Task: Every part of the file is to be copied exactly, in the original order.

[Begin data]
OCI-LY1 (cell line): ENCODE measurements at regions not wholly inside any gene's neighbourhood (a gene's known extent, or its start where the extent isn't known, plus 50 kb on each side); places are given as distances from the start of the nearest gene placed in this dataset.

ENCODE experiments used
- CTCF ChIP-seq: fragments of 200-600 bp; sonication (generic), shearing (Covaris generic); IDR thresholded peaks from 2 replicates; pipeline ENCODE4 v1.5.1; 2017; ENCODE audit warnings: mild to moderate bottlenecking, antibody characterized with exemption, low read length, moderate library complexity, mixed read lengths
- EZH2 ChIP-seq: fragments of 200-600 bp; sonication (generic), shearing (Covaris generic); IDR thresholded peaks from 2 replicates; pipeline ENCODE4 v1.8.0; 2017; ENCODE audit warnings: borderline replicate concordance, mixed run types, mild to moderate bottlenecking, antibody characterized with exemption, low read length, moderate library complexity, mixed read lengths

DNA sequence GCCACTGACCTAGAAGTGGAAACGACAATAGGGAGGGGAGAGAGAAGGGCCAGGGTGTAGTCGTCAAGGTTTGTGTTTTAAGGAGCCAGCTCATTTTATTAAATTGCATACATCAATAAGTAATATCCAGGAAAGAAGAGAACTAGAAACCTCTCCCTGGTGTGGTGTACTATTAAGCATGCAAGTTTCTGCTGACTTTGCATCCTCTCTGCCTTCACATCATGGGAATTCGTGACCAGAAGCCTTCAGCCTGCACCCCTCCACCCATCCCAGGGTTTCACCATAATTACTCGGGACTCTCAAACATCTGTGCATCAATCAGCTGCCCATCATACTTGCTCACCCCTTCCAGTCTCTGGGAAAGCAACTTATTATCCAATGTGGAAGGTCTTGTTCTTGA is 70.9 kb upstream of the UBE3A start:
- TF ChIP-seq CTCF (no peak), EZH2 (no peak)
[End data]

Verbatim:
OCI-LY1 (cell line): ENCODE measurements at regions not wholly inside any gene's neighbourhood (a gene's known extent, or its start where the extent isn't known, plus 50 kb on each side); places are given as distances from the start of the nearest gene placed in this dataset.

ENCODE experiments used
- CTCF ChIP-seq: fragments of 200-600 bp; sonication (generic), shearing (Covaris generic); IDR thresholded peaks from 2 replicates; pipeline ENCODE4 v1.5.1; 2017; ENCODE audit warnings: mild to moderate bottlenecking, antibody characterized with exemption, low read length, moderate library complexity, mixed read lengths
- EZH2 ChIP-seq: fragments of 200-600 bp; sonication (generic), shearing (Covaris generic); IDR thresholded peaks from 2 replicates; pipeline ENCODE4 v1.8.0; 2017; ENCODE audit warnings: borderline replicate concordance, mixed run types, mild to moderate bottlenecking, antibody characterized with exemption, low read length, moderate library complexity, mixed read lengths

DNA sequence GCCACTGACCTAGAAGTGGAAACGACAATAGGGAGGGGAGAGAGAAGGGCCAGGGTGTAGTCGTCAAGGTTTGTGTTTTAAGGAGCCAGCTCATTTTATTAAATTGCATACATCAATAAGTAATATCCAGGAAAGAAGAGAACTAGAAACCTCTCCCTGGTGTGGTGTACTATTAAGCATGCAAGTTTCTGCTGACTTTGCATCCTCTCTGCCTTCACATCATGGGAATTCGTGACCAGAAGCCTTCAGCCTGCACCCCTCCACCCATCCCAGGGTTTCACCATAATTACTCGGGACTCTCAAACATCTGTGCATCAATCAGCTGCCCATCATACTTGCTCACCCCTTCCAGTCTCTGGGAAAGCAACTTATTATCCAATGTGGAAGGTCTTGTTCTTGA is 70.9 kb upstream of the UBE3A start:
- TF ChIP-seq CTCF (no peak), EZH2 (no peak)